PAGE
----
Birds Digging1

to the birds / MAN DIGGING

Two dis­tinct exhi­bi­tions that, side-by-side, explore what it is to make paint­ings, and to make exhi­bi­tions, brought togeth­er by Dan Howard-Birt

15/07/23 – 03/09/23
Opening Times
Sunday, Closed
Mon–Sat, 10:00 – 17:30
In to the birds Dan Howard Birt has gathered small paintings – his own and artworks by other painters – to fill a series of holes, cut into the surfaces of his own paintings; and in MAN DIGGING he uses spade-work as a metaphor for thinking about the actions and processes that form the rhythms of other painters’ studio work.

to the birds

Recent paintings by Dan Howard-Birt with

Kofi Boamah | Ed Saye | Billy Crosby | Geraldine Swayne | Laura Wormell

Mahali O’Hare | Simon Burton | Kiera Bennett | Casper White | Hannah Murgatroyd

Alex Gene Morrison | Scott McCracken | Anne Ryan | Lucas Rankin

In the studio, Dan Howard-Birt makes small still life or text paintings. Larger stained or patterned paintings are made too. Holes are cut in the larger paintings and the smaller paintings are inserted into those holes. The large paintings containing other paintings are joined to other large, composite paintings, and new creative decisions are then required to bind these polyglot panels together.

Here, in addition to inserting his own smaller paintings, a collection of other artists have lent him their work, to temporarily inhabit these holes, adding further layers of decision making and potential meaning to his painting process. By absorbing one painting into the specific context of another Howard-Birt disrupts the fixed sense of their meaning and even authorship. He questions what it is to make a painting? What is it to make an exhibition? Can you make an exhibition inside a painting?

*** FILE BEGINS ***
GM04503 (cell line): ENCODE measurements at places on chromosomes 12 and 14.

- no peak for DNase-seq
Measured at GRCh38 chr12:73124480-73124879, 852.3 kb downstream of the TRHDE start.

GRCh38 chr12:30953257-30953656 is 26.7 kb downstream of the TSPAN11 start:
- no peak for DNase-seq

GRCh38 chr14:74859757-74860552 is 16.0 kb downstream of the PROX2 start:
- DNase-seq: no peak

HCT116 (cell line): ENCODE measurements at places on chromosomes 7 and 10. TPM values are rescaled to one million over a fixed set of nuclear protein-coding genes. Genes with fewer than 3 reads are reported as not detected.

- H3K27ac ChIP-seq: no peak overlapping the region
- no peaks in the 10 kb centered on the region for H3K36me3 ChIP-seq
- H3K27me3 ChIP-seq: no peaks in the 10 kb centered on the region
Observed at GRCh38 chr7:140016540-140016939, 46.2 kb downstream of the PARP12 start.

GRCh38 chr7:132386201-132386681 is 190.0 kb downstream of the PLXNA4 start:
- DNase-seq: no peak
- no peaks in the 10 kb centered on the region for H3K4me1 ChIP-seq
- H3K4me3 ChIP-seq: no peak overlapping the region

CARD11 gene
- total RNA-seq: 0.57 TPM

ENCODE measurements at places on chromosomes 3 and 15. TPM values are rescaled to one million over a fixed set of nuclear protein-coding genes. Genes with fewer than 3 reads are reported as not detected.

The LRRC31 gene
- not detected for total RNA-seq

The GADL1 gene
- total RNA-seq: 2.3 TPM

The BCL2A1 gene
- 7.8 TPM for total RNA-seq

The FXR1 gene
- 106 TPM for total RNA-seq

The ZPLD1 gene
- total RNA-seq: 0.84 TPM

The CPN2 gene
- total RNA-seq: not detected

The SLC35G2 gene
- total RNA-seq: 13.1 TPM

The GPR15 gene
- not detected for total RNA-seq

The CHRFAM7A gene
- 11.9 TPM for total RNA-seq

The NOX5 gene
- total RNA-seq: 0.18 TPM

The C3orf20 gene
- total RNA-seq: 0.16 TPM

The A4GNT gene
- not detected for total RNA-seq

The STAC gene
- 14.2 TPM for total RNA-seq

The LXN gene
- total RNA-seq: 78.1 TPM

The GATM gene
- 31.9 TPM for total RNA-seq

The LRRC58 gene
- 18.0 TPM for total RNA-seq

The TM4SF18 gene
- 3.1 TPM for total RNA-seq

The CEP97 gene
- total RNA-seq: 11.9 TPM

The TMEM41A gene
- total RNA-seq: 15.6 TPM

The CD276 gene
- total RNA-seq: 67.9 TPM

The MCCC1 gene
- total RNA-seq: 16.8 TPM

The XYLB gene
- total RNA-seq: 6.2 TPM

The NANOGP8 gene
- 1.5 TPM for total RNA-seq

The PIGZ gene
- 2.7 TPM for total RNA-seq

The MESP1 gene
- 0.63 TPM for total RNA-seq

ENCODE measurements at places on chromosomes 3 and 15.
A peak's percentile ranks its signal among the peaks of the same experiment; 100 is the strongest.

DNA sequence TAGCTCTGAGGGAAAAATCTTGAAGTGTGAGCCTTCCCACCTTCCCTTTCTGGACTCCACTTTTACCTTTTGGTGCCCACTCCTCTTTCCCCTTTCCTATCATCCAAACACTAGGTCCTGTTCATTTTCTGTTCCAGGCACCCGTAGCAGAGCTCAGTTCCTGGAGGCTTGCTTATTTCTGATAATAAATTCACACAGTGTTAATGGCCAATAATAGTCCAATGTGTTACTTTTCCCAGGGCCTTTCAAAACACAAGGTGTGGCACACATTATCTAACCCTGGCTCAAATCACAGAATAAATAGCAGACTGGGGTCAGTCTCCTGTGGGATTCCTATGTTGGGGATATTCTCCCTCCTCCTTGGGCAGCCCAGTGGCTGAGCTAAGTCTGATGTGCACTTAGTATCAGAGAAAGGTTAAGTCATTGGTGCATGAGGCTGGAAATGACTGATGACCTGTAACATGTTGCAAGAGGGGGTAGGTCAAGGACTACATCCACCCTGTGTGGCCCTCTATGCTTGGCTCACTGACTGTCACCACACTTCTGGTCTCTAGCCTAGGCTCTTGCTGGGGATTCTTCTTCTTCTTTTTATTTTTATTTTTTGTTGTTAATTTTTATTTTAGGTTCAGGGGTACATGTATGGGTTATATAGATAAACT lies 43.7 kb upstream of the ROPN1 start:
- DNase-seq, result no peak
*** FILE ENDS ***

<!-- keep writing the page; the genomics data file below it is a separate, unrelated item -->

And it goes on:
Leigh Curtis | Laura Wormell | Geraldine Swayne | Kiera Bennett | Phil King | Neal Tait | Giles Round | Kofi Boamah | Jeffrey Dennis | Lorna Robertson | Huhtamaki Wab | Adam Hedley

MAN DIGGING is a collection of open images by 11 painters. Open in the sense that they have not already been locked into tight narratives or descriptive appearances of truth. They are open too because the motif, or the process, might require of the painter that it be later re-explored or further turned-over.

Is painting like digging? Not really. Although the artist’s studio, like the vegetable patch, requires constant attention, and its activities can be rudimentary or repetitious.

This metaphor of repetitive toil, of digging, or turning-over, or excavating, or unveiling, is what binds the show together. It aims to expose something about the nature and process of being a ‘practicing’ artist, a sense of the necessity of going to the studio regularly and to perform certain basic actions again and again. The process of mixing up paint, pushing a brush, turning a canvas around or leafing through a pile of source material, is perhaps like tending an allotment – or digging trenches for the foundations for a building, or metal detecting – one from which new and surprising things of value and beauty will inevitably emerge.
Birds Digging1
Curating Painting